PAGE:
By Miki Mullor
The majority of the Sammamish City Council voted last Tuesday to tell King County the City cannot take anymore growth.
The 5-2 vote came after council members highlighted an overall lack of infrastructure, citing traffic, schools overcrowding and stormwater problems.
King County planning staff presented to the Council the process of assigning growth targets to cities, a process that takes place every 10 years. “The ultimate [growth] target is that that a jurisdiction [city] determines is a good fit for itself. It doesn’t necessarily have to fit within that [proposed county’s] target,” explained the County’s staff.
Growth targets dictate the minimum number of housing units the city’s zoning of available land must accommodate in its comprehensive plan, which is due by June 2024, according to the County’s staff.
Assigning growth demands
What Sammamish might be looking like in the next 10 years will be impacted by how well the city staff can convince a few nearby cities to split a total of 13,985 new housing units target (over the next 24 years) assigned to them by King County. Those cities include Sammamish, Maple Valley, Duvall, Carnation, Black Diamond and North Bend, to name a few.
Every 10 years, the state forecasts the population growth expected in each county, and each county then splits this projection to each of its cities. Cities are then required to zone their area so enough housing can be built to accommodate the assigned growth target during the following 20 years period.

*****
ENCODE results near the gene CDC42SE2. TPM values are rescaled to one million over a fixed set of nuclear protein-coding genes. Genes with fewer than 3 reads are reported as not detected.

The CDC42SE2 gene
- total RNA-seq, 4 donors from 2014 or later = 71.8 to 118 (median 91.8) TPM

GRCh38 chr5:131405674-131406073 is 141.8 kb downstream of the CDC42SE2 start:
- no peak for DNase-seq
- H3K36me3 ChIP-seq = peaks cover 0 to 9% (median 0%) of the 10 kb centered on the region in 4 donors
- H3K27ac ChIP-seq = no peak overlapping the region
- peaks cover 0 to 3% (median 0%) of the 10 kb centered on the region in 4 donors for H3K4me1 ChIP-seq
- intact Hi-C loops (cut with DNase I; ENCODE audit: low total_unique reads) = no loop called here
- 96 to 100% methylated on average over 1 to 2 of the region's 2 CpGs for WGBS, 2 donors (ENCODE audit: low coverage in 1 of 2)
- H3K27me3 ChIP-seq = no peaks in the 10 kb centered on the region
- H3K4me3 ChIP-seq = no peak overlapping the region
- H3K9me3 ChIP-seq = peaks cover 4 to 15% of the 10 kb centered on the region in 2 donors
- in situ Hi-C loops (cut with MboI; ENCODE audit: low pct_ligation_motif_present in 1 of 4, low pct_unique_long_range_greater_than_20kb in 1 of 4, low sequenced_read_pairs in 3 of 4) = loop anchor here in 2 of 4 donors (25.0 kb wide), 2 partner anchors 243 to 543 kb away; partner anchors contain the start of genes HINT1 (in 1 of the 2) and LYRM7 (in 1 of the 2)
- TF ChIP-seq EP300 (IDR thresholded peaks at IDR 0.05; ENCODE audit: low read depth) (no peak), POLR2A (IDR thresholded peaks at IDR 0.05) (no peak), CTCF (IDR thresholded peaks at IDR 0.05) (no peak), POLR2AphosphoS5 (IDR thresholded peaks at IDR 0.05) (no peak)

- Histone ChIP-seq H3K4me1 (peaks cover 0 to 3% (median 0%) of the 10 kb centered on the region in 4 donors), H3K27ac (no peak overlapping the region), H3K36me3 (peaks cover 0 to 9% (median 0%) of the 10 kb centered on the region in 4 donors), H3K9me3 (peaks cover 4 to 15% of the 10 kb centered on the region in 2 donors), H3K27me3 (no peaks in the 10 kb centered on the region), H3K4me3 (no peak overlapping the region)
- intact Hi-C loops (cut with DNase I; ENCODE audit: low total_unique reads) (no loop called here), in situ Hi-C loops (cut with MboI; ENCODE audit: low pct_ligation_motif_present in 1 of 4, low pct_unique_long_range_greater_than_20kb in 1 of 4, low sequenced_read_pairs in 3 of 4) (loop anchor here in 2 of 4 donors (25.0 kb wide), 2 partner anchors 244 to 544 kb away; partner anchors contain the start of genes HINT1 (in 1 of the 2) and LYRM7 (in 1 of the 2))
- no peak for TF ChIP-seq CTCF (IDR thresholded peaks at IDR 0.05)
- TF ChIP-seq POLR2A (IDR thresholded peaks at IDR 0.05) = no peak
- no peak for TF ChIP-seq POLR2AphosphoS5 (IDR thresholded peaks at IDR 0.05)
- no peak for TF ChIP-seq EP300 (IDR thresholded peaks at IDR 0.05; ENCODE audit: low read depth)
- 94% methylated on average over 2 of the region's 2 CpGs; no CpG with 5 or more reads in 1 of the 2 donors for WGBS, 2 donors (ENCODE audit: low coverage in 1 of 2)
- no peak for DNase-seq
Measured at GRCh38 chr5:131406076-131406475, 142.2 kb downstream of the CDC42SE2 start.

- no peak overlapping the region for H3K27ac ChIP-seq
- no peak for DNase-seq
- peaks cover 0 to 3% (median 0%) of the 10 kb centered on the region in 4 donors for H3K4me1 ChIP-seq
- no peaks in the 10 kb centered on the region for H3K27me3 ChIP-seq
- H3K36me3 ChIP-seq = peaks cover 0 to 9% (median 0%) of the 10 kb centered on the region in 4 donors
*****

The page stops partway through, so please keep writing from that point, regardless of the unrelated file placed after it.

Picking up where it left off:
In 2009, Sammamish was assigned a growth target of 4,000 housing units. As we reported, former Mayor Don Gerend and then-City Manager Lyman Howard told residents the city “negotiated the minimum,” even though documents later showed it actually requested the maximum.
On Nov. 3, three King County planners attended the City Council meeting and explained the process of determining growth targets. Contrary to what was previously told, the planners emphasized the County doesn’t “assign” or “mandate” growth to cities, but rather have the cities that belong to a certain category determine how they split the growth among themselves.
This year, Sammamish has been moved from the “big cities” category to “small cities” category. The small cities category is assigned to absorb a total of 5% of the County’s growth.
A range of growth
City Staff presented a range of growth targets the County proposed, but emphasized these are simple formulas calculated based on factors such as area size. For Sammamish, these range from 3,773 at the high end to 1,743 on the low end. Staff explained that these are statistical numbers driven by Sammamish land area size compared to the other small cities (high end number) or by the percentage of actual buildable land (12%) compared to the other cities. However, these numbers are not binding. These are just a starting point for discussion.
Between 2006 and 2019, Sammamish built 3,963 units, or 94% of its 2035 growth target.
Council Member Ken Gamblin voiced frustration over Staff’s proposed numbers, raising the notion of taking no growth: “It just seems extremely backwards. It would seem to me, Sammamish should be in a position to take little to no additional growth…and this is very strange that we don’t have a policy decision well thought out and voted on by our council…. I don’t feel this point that Sammamish, with our needs and our problems, has been heard from in the way we should be.”